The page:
By asking this series of questions, your friend would be doing textual criticism. Luckily there are many faithful Christians (and non-Christians) who have given their lives to this very task with respect to the reconstruction of the original manuscripts of Scripture.  Still more exciting is the reality that they have an enormous amount of material with which to work. Compared to other ancient documents, the New Testament has an almost unfathomable number of early copies. For instance, the well-known historians Thucydides and Herodotus wrote around 500-400BC. There are, at most, 75 copies of their original work and many of those are one or two pages of multi-volume histories. The oldest manuscripts we have of their work date from the first century AD (400 years after they lived). In comparison, there are approximately 5,700 copies of the NT written in its original language (Greek), accompanied by 10,000 Latin copies and literally a million smaller quotations in the sermons and writings of the early church fathers.  The earliest of these copies date from the early second century A.D., just decades after the originals had been penned.5 If necessary, read those numbers again. It is truly amazing how thoroughly preserved the New Testament documents are, due to this abundance of handwritten, early copies.

Strong Confidence

Given this plethora of evidence there is an understandable amount of variance between the copies. In fact, in the NT alone there are approximately 400,000 variants among the manuscripts. However, it is absolutely critical to understand the nature of these variations.  Most are simple spelling or copying errors which are immediately spotted. Furthermore, they are almost universally without consequence to any basic Christian doctrine. As theologian Wayne Grudem explains:

“Even for many of the verss where there are textual variants … the correct decision is often quite clear, and there are really very few places where the textual variant is both difficult to evaluate and significant in determining the meaning. In the small percentage of cases where there is significant uncertainty about what the original text said, the general sense of the sentence is usually quite clear from the context.”6

Or as Daniel Wallace suggests:

“In the final analysis, no cardinal doctrine, no essential truth, is affected by any viable variant in the surviving NT manuscripts. For example, the deity of Christ, his resurrection, his virginal conception, justification by faith, and the Trinity are not put in jeopardy because of any textual variation. Confidence can therefore be placed in the providence of God in preserving the Scriptures.”7

The lack of the original hand written manuscripts should not cause us to throw away our reliance on Scripture as the only authoritative guide for life and doctrine. Quite the contrary—we have the New Testament as it was written. In the same way, the existence of differences between copies should not draw us away from the tough work of textual criticism. Rather, we should praise God that in his sovereign wisdom he has given us a wealth of manuscripts with which to determine what those original documents said.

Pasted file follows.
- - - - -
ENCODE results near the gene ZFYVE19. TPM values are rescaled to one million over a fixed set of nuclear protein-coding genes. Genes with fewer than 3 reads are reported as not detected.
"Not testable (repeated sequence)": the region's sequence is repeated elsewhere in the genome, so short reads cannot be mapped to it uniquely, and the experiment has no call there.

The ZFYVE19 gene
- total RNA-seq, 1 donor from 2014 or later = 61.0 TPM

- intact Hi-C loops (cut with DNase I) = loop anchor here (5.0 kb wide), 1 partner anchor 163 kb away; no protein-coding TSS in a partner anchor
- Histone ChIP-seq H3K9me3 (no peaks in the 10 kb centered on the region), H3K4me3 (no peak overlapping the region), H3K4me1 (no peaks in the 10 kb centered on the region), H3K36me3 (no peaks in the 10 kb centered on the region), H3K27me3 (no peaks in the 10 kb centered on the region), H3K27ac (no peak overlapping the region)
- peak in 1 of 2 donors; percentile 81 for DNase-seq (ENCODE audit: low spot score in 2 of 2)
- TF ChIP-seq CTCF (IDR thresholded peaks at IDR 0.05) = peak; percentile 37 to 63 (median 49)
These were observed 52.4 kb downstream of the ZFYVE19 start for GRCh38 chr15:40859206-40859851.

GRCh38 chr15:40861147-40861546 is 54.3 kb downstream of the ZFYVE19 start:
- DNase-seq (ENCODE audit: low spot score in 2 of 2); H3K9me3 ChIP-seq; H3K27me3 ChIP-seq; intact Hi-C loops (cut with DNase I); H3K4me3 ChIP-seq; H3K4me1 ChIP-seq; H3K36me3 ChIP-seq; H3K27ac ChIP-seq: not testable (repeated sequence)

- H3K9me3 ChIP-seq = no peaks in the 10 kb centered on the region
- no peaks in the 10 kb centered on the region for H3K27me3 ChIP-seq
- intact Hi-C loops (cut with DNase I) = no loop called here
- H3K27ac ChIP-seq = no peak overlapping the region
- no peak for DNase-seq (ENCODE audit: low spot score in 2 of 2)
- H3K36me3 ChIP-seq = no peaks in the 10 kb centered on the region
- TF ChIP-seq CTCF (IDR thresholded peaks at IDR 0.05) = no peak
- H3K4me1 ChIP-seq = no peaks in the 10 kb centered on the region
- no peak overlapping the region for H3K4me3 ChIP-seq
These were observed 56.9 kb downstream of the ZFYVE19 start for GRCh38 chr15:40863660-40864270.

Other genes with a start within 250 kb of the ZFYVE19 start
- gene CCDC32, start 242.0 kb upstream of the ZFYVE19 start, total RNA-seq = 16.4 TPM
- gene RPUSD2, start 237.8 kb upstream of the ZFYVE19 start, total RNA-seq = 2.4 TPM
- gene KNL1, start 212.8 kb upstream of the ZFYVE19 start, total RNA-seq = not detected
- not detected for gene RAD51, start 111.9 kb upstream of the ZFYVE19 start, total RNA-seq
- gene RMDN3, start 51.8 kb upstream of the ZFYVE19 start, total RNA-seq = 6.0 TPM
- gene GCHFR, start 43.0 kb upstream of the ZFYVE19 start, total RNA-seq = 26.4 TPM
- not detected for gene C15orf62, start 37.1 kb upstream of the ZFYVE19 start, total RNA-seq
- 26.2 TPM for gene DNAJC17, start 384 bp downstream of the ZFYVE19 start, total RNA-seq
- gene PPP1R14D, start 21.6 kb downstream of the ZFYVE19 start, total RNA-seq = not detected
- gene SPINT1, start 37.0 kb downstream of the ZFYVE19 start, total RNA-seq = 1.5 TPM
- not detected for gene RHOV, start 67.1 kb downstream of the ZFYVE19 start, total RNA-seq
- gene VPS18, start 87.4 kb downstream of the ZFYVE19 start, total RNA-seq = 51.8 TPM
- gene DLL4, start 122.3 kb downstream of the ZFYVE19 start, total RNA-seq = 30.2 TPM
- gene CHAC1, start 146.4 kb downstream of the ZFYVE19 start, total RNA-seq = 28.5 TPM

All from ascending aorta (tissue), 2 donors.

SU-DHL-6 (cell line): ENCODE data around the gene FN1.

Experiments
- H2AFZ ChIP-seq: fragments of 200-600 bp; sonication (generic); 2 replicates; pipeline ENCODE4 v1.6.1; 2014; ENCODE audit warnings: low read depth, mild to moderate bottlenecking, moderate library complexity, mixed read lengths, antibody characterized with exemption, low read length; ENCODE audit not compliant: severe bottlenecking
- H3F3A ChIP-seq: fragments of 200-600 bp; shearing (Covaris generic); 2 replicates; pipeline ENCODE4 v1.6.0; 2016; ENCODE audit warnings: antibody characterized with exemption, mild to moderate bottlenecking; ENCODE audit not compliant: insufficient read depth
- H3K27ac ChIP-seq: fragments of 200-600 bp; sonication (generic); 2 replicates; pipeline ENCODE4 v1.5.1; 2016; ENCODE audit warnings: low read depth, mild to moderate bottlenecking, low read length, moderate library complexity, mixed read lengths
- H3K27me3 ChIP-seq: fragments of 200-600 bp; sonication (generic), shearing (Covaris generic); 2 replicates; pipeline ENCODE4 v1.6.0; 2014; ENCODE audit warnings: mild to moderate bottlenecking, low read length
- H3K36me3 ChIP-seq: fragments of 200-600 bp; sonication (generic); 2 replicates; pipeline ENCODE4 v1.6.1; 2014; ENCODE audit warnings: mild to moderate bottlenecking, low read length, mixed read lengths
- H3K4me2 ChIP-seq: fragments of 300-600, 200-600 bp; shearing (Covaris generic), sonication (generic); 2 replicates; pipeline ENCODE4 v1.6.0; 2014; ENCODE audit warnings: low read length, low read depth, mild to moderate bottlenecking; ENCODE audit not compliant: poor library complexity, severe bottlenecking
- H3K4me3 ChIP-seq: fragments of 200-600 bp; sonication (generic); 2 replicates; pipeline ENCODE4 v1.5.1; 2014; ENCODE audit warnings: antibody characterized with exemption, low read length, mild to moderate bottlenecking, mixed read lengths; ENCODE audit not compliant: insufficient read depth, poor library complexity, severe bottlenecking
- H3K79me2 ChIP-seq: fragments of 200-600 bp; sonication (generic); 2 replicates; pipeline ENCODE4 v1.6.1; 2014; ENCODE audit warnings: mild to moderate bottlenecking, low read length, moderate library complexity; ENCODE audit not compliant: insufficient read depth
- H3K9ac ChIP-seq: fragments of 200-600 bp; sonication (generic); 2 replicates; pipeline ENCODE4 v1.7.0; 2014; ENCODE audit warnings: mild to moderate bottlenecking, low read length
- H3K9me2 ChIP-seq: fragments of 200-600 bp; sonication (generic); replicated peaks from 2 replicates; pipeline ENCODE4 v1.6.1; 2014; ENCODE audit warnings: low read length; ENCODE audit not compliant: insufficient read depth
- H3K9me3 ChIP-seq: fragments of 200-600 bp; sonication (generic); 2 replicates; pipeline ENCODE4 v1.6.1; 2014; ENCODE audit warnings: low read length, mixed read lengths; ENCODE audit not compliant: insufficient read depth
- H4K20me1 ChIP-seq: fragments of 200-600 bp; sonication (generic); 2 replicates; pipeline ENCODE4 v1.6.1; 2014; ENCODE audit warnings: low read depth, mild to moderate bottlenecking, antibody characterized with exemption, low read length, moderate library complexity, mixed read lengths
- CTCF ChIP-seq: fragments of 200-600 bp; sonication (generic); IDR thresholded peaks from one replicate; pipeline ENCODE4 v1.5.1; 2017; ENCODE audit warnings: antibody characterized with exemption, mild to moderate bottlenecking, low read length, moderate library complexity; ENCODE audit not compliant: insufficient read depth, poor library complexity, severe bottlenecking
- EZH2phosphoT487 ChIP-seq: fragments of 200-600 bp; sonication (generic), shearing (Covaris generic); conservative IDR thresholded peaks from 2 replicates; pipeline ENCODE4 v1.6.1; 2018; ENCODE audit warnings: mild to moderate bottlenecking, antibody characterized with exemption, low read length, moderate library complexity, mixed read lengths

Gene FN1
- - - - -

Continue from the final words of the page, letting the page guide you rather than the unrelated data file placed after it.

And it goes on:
John 7:53-8:11

This text is a great example of the contribution textual criticism makes to our confidence in the veracity and reliability of the Biblical documents. Most English Bibles will include the heading {THE EARLIEST MANUSCRIPTS DO NOT INCLUDE JOHN 7:53-8:11} before this passage. Well, before you freak out and claim that Jacob’s Well doesn’t preach Scripture, a brief word on this heading. Basically, none of our earliest full copies of the Gospel of John include this particular episode. However, the scene itself is widely talked about in very early Christian literature. While scholars disagree as to where the scene is best placed chronologically, they almost universally agree that given the many references to the story outside of Scripture, this definitely happened – and was widely known to have happened – some time in the course of Jesus’ ministry. The reason it’s been put here is that Jesus is hanging around the temple at this point in John’s Gospel (the other Gospels have much briefer accounts of this particular period in Jesus’ ministry) and it’s a pretty good bet that this would have happened around that time. Textual critics have felt it necessary to include this story somewhere in the Gospels as it is the only story of its kind (a story we know happened because of strong, widespread evidence, but one that wasn’t written down by the four Gospel writers). And so, most Bible editors agree that this is the best place to place it. However, they don’t want to mislead us and suggest that this was definitely written by the hand of John (in fact, much of the language is very un-Johnlike or non-Johannine, for you scholars). And so, they include this somewhat shocking heading just to provide honest, full disclosure. Textual critics take their work very seriously, as they are reconstructing the inspired word of God. The lengths they’ve gone to make sure we understand the source of this particular account underscores their diligence and respect for the Scriptures. As Wallace said above, God in his providence has preserved the Scriptures for his people; and the textual critics are one of the tools God has chosen to use in that process.

Joining you in treasuring God’s Word,

Scott C. Jones


  1. Wayne Grudem, Systematic Theology (Grand Rapids: Zondervan, 1994), 90.
  2. Daniel Wallace, “The Reliability of the New Testament Manuscripts,” ESV Study Bible (Wheaton, IL: Crossway, 2008), 2587.
  3. J.B. Green, Scot McKnight, and I.H. Marshall, “Textual Criticism” Dictionary of Jesus and the Gospels (Downers Grove, Ill.: InterVarsity, 1992), 827.
  4. Yes, it was #3.  Thanks to Reid Monaghan for adding this illustration.
  5. Wallace, “Reliability,” 2588.
  6. Grudem, “Systematic,” 96.
  7. Wallace, “Reliability,” 2589.